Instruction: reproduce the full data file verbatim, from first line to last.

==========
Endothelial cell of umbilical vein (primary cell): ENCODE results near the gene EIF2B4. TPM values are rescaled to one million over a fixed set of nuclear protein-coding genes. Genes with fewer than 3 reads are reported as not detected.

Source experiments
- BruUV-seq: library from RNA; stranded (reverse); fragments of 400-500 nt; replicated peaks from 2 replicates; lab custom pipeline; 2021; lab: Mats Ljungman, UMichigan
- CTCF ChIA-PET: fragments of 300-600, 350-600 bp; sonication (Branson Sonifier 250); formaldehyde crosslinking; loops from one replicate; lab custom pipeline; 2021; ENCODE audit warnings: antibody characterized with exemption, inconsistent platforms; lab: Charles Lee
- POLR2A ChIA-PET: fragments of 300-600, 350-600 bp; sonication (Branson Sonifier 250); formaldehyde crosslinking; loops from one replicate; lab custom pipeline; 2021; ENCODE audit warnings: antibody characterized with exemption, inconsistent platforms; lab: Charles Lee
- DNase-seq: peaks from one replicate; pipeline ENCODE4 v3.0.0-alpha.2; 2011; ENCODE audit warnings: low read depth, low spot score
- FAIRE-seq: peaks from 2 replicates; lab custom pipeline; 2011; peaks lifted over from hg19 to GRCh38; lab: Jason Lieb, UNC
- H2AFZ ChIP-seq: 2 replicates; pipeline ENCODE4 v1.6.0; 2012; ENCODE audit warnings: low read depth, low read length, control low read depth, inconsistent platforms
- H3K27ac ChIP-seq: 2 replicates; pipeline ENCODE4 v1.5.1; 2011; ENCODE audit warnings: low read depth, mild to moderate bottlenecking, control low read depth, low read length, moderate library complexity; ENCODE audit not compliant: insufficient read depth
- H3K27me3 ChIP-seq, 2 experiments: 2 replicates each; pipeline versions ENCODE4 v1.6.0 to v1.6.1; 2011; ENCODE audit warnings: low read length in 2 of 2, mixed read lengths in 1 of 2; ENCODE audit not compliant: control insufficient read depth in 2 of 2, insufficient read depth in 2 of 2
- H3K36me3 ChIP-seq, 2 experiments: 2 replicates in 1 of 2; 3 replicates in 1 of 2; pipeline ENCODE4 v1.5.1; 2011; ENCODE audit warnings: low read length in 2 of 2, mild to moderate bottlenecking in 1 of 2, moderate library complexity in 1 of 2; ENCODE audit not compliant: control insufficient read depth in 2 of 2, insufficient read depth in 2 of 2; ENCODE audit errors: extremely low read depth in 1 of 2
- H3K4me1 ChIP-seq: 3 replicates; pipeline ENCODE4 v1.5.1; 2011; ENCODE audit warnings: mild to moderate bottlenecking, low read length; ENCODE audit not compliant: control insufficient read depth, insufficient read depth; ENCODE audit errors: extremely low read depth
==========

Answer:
Endothelial cell of umbilical vein (primary cell): ENCODE results near the gene EIF2B4. TPM values are rescaled to one million over a fixed set of nuclear protein-coding genes. Genes with fewer than 3 reads are reported as not detected.

Source experiments
- BruUV-seq: library from RNA; stranded (reverse); fragments of 400-500 nt; replicated peaks from 2 replicates; lab custom pipeline; 2021; lab: Mats Ljungman, UMichigan
- CTCF ChIA-PET: fragments of 300-600, 350-600 bp; sonication (Branson Sonifier 250); formaldehyde crosslinking; loops from one replicate; lab custom pipeline; 2021; ENCODE audit warnings: antibody characterized with exemption, inconsistent platforms; lab: Charles Lee
- POLR2A ChIA-PET: fragments of 300-600, 350-600 bp; sonication (Branson Sonifier 250); formaldehyde crosslinking; loops from one replicate; lab custom pipeline; 2021; ENCODE audit warnings: antibody characterized with exemption, inconsistent platforms; lab: Charles Lee
- DNase-seq: peaks from one replicate; pipeline ENCODE4 v3.0.0-alpha.2; 2011; ENCODE audit warnings: low read depth, low spot score
- FAIRE-seq: peaks from 2 replicates; lab custom pipeline; 2011; peaks lifted over from hg19 to GRCh38; lab: Jason Lieb, UNC
- H2AFZ ChIP-seq: 2 replicates; pipeline ENCODE4 v1.6.0; 2012; ENCODE audit warnings: low read depth, low read length, control low read depth, inconsistent platforms
- H3K27ac ChIP-seq: 2 replicates; pipeline ENCODE4 v1.5.1; 2011; ENCODE audit warnings: low read depth, mild to moderate bottlenecking, control low read depth, low read length, moderate library complexity; ENCODE audit not compliant: insufficient read depth
- H3K27me3 ChIP-seq, 2 experiments: 2 replicates each; pipeline versions ENCODE4 v1.6.0 to v1.6.1; 2011; ENCODE audit warnings: low read length in 2 of 2, mixed read lengths in 1 of 2; ENCODE audit not compliant: control insufficient read depth in 2 of 2, insufficient read depth in 2 of 2
- H3K36me3 ChIP-seq, 2 experiments: 2 replicates in 1 of 2; 3 replicates in 1 of 2; pipeline ENCODE4 v1.5.1; 2011; ENCODE audit warnings: low read length in 2 of 2, mild to moderate bottlenecking in 1 of 2, moderate library complexity in 1 of 2; ENCODE audit not compliant: control insufficient read depth in 2 of 2, insufficient read depth in 2 of 2; ENCODE audit errors: extremely low read depth in 1 of 2
- H3K4me1 ChIP-seq: 3 replicates; pipeline ENCODE4 v1.5.1; 2011; ENCODE audit warnings: mild to moderate bottlenecking, low read length; ENCODE audit not compliant: control insufficient read depth, insufficient read depth; ENCODE audit errors: extremely low read depth